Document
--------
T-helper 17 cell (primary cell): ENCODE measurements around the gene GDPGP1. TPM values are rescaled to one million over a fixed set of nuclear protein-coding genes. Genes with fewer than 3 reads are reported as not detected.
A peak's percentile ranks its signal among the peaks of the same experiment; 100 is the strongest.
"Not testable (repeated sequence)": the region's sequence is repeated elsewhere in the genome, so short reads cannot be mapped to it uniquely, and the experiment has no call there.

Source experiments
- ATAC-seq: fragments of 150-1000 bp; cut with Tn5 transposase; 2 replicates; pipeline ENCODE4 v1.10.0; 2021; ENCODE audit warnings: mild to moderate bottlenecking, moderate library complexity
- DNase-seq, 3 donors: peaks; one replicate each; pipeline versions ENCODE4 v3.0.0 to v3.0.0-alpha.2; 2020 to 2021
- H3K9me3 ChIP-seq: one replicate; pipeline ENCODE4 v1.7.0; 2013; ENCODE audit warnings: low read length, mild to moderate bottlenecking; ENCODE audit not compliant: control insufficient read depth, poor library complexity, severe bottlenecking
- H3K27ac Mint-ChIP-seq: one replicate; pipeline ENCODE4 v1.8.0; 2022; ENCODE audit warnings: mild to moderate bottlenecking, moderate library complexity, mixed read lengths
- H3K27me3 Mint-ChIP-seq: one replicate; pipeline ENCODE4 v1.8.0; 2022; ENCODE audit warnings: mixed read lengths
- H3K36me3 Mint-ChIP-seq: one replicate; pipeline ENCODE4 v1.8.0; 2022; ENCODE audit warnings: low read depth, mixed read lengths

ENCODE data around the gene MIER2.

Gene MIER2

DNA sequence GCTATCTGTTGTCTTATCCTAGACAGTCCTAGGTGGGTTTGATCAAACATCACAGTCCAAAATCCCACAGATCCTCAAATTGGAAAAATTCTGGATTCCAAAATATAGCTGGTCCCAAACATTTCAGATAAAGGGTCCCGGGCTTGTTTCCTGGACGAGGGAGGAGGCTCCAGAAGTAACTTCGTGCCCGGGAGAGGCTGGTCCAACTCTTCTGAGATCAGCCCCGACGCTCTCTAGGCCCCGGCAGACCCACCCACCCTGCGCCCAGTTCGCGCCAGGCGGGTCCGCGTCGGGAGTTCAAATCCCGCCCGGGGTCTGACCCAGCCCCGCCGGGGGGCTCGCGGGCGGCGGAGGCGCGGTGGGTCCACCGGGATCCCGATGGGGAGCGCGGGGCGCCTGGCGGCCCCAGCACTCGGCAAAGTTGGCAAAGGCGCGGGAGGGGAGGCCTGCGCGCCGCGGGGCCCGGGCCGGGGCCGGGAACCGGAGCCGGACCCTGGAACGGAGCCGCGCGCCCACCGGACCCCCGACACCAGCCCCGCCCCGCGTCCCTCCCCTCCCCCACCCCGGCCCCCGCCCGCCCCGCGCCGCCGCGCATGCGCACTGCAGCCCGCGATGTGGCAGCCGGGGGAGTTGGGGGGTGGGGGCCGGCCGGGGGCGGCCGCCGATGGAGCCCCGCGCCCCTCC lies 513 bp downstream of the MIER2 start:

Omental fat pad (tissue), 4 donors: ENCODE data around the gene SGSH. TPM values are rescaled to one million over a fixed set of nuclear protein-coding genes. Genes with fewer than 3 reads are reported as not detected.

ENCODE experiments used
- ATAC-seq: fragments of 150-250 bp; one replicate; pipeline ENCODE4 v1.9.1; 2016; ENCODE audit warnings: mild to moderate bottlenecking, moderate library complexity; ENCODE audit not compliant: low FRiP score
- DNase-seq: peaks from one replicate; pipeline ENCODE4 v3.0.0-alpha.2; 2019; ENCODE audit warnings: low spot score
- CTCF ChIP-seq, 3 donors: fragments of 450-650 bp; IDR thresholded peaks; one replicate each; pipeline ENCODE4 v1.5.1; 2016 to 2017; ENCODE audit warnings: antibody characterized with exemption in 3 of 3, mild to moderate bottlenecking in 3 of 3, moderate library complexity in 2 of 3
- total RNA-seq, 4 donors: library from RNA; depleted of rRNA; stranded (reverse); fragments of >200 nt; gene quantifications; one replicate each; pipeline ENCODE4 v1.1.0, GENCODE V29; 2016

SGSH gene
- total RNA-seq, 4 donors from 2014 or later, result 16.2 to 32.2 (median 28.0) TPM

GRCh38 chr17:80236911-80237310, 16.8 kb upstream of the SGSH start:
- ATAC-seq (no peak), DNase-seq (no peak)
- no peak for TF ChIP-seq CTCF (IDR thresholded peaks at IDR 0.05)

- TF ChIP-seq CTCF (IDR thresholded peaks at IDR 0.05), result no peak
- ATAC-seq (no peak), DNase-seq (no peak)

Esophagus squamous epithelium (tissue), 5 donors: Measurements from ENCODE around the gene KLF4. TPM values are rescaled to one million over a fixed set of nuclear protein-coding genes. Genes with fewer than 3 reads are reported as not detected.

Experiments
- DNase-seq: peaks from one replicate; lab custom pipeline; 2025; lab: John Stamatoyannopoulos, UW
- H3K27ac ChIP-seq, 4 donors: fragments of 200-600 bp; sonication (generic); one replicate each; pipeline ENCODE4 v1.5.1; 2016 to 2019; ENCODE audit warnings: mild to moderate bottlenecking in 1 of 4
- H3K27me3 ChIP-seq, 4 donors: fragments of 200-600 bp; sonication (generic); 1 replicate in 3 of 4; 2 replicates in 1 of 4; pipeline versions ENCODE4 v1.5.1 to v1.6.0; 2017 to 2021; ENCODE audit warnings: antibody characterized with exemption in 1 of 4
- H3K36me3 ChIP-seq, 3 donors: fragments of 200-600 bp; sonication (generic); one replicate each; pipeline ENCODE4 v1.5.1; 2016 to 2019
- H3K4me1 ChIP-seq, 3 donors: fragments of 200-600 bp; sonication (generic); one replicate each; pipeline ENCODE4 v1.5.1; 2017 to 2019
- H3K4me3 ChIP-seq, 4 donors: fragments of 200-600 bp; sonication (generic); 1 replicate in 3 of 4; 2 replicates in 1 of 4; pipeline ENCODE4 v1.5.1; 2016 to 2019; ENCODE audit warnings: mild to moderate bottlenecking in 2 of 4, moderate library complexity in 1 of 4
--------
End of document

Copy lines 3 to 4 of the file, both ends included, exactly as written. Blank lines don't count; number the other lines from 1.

"Not testable (repeated sequence)": the region's sequence is repeated elsewhere in the genome, so short reads cannot be mapped to it uniquely, and the experiment has no call there.

Source experiments